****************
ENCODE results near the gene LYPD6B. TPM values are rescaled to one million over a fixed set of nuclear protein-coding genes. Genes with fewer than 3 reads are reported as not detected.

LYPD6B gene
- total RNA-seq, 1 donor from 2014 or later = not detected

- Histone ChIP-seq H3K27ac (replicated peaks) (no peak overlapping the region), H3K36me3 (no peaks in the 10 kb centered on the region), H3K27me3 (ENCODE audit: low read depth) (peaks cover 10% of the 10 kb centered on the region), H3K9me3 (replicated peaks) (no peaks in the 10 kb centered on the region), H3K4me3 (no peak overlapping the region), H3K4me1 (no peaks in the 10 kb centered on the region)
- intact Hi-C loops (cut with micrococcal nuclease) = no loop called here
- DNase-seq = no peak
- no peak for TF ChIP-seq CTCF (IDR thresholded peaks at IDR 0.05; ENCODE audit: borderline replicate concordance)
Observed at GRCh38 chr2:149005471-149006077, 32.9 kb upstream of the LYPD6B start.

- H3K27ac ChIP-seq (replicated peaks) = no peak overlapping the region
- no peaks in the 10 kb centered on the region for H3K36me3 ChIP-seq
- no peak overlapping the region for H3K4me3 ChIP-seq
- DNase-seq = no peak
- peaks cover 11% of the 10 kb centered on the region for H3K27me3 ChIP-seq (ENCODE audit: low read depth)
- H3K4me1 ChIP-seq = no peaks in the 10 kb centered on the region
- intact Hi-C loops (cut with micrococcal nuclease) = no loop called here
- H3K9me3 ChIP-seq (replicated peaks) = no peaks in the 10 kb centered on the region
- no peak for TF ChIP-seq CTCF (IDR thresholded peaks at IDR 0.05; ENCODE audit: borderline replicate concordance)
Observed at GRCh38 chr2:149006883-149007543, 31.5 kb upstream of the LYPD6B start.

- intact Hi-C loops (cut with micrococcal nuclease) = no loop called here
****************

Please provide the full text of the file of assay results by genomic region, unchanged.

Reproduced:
ENCODE results near the gene LYPD6B. TPM values are rescaled to one million over a fixed set of nuclear protein-coding genes. Genes with fewer than 3 reads are reported as not detected.

LYPD6B gene
- total RNA-seq, 1 donor from 2014 or later = not detected

- Histone ChIP-seq H3K27ac (replicated peaks) (no peak overlapping the region), H3K36me3 (no peaks in the 10 kb centered on the region), H3K27me3 (ENCODE audit: low read depth) (peaks cover 10% of the 10 kb centered on the region), H3K9me3 (replicated peaks) (no peaks in the 10 kb centered on the region), H3K4me3 (no peak overlapping the region), H3K4me1 (no peaks in the 10 kb centered on the region)
- intact Hi-C loops (cut with micrococcal nuclease) = no loop called here
- DNase-seq = no peak
- no peak for TF ChIP-seq CTCF (IDR thresholded peaks at IDR 0.05; ENCODE audit: borderline replicate concordance)
Observed at GRCh38 chr2:149005471-149006077, 32.9 kb upstream of the LYPD6B start.

- H3K27ac ChIP-seq (replicated peaks) = no peak overlapping the region
- no peaks in the 10 kb centered on the region for H3K36me3 ChIP-seq
- no peak overlapping the region for H3K4me3 ChIP-seq
- DNase-seq = no peak
- peaks cover 11% of the 10 kb centered on the region for H3K27me3 ChIP-seq (ENCODE audit: low read depth)
- H3K4me1 ChIP-seq = no peaks in the 10 kb centered on the region
- intact Hi-C loops (cut with micrococcal nuclease) = no loop called here
- H3K9me3 ChIP-seq (replicated peaks) = no peaks in the 10 kb centered on the region
- no peak for TF ChIP-seq CTCF (IDR thresholded peaks at IDR 0.05; ENCODE audit: borderline replicate concordance)
Observed at GRCh38 chr2:149006883-149007543, 31.5 kb upstream of the LYPD6B start.

- intact Hi-C loops (cut with micrococcal nuclease) = no loop called here